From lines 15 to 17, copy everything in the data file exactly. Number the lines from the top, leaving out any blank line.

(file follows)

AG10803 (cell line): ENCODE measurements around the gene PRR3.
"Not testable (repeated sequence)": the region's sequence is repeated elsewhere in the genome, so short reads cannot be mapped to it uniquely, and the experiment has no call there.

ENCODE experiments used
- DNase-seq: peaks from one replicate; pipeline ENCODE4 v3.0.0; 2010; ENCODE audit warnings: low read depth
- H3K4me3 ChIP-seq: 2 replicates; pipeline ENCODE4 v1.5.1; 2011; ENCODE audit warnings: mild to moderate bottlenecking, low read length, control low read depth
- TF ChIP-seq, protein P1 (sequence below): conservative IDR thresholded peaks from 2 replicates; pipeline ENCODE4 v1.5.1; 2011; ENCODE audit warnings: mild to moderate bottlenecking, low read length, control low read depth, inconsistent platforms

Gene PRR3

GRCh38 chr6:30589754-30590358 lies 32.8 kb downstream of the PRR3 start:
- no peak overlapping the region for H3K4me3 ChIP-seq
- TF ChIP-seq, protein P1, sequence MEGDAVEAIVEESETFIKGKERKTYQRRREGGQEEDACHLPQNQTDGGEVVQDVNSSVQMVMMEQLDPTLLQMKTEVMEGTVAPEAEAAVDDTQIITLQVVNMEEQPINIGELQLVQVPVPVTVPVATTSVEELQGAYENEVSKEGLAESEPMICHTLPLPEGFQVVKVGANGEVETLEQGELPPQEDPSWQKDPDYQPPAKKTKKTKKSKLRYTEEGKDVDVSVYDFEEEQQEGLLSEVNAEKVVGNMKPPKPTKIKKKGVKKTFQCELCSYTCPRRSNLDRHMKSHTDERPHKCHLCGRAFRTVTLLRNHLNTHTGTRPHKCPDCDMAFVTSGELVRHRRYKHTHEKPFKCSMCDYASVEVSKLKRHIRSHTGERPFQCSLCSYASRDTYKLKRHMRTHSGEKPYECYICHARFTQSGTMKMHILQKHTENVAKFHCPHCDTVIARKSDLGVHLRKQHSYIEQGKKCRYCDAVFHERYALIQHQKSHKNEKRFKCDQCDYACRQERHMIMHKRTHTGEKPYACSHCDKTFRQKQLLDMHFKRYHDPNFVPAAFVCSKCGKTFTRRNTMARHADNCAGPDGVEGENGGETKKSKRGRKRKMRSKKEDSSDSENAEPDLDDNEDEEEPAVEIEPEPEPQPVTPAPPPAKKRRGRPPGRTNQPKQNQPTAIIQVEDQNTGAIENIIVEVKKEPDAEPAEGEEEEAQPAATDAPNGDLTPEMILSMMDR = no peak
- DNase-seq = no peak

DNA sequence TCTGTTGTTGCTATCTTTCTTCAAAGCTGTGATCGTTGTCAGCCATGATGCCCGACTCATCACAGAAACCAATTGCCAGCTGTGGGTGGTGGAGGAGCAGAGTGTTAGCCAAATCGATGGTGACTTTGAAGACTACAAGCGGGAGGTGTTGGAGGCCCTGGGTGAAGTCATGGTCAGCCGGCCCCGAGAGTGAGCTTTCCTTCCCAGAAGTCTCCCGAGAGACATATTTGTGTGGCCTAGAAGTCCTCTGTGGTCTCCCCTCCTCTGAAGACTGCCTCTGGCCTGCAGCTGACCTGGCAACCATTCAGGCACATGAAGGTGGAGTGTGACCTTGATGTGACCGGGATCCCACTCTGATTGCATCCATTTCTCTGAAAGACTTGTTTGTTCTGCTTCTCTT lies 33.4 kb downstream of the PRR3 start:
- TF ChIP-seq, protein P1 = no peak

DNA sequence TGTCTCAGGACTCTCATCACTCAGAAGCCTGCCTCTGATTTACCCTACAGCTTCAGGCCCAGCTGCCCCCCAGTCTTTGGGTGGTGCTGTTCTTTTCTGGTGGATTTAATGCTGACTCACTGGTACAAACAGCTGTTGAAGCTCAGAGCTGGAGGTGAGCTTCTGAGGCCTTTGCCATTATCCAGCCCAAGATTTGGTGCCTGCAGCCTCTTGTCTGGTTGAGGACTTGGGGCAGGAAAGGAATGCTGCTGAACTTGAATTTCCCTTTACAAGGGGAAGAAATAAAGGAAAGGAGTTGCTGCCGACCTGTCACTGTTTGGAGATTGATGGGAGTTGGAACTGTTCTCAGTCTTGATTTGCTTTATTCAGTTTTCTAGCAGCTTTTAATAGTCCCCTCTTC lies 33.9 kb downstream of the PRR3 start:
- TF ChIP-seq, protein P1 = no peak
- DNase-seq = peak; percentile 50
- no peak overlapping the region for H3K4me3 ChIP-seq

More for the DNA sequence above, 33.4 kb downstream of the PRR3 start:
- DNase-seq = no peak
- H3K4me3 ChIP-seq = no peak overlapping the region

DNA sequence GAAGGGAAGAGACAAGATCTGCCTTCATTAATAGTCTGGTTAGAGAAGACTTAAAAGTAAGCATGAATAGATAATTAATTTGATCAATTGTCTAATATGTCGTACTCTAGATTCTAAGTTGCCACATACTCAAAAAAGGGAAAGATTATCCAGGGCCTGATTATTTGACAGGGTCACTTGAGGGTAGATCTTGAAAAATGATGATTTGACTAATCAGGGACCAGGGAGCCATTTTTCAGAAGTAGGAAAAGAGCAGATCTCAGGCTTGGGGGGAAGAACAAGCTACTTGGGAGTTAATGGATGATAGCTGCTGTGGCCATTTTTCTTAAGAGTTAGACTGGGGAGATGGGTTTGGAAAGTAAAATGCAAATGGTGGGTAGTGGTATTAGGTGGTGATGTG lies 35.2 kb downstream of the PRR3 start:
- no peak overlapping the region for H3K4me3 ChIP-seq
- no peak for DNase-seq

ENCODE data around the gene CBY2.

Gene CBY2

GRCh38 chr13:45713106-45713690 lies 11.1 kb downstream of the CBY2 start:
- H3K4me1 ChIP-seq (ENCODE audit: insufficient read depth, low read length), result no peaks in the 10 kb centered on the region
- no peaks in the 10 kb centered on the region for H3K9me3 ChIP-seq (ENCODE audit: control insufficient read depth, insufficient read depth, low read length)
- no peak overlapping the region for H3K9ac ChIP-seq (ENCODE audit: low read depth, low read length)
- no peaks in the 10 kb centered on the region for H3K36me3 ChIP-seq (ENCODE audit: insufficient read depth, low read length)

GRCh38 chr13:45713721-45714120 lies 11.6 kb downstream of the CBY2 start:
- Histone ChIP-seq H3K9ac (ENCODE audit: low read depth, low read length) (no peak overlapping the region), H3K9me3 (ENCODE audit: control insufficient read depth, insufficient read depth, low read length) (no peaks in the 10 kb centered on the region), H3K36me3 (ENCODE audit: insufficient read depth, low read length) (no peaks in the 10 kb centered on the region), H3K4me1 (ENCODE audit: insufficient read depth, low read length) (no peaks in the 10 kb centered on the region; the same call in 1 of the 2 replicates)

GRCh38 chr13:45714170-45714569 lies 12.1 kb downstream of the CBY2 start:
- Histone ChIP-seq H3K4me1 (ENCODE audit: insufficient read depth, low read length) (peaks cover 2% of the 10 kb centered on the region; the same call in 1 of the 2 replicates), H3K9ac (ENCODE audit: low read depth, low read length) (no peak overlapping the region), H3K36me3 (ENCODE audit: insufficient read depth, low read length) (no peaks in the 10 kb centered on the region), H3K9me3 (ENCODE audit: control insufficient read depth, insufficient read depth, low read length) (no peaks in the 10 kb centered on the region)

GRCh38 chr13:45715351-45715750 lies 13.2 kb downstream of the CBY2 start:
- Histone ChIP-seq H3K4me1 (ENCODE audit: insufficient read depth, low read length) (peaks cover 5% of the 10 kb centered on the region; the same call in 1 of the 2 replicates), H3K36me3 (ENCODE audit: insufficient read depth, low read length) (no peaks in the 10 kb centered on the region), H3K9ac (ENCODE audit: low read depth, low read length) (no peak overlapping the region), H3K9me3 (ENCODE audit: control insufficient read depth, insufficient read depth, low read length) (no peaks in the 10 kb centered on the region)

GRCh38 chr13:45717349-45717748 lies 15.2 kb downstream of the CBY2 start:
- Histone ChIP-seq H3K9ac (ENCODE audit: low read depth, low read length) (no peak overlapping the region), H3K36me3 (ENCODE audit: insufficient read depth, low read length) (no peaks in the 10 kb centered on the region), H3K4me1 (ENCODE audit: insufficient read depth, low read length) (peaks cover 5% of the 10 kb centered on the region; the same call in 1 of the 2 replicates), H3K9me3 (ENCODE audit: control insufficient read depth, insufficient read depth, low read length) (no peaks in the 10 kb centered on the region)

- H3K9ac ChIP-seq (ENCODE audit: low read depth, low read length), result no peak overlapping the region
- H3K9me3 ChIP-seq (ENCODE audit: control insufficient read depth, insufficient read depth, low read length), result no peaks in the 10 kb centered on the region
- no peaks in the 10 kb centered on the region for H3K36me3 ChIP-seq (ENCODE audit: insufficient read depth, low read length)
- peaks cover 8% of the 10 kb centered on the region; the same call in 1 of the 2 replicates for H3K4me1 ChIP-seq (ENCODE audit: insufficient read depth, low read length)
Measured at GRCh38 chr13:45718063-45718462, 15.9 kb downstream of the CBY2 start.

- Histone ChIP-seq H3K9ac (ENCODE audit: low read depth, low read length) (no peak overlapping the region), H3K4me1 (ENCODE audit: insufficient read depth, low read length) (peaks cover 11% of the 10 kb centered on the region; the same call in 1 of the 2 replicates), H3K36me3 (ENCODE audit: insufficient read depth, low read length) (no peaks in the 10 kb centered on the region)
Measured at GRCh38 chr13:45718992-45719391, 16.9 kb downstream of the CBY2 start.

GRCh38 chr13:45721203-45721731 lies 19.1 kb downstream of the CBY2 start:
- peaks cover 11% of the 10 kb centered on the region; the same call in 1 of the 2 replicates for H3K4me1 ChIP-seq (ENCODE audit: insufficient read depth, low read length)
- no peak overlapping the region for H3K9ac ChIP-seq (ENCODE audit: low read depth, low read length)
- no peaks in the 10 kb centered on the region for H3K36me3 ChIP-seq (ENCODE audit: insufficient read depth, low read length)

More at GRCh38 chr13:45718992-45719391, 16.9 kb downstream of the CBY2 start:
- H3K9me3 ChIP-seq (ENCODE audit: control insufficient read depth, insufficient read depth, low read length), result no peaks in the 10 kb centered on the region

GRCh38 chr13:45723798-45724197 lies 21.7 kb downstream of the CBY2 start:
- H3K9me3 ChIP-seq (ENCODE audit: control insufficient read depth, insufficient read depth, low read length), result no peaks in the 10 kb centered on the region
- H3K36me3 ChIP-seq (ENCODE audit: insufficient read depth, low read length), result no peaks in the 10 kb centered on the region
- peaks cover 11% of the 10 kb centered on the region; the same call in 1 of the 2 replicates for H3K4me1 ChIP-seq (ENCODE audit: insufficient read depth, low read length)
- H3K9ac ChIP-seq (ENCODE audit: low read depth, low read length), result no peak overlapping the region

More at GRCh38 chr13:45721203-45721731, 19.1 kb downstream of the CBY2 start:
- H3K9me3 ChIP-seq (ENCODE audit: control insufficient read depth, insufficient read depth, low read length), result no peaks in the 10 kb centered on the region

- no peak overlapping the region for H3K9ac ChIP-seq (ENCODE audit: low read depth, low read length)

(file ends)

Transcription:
- TF ChIP-seq, protein P1 = no peak
- DNase-seq = peak; percentile 50
- no peak overlapping the region for H3K4me3 ChIP-seq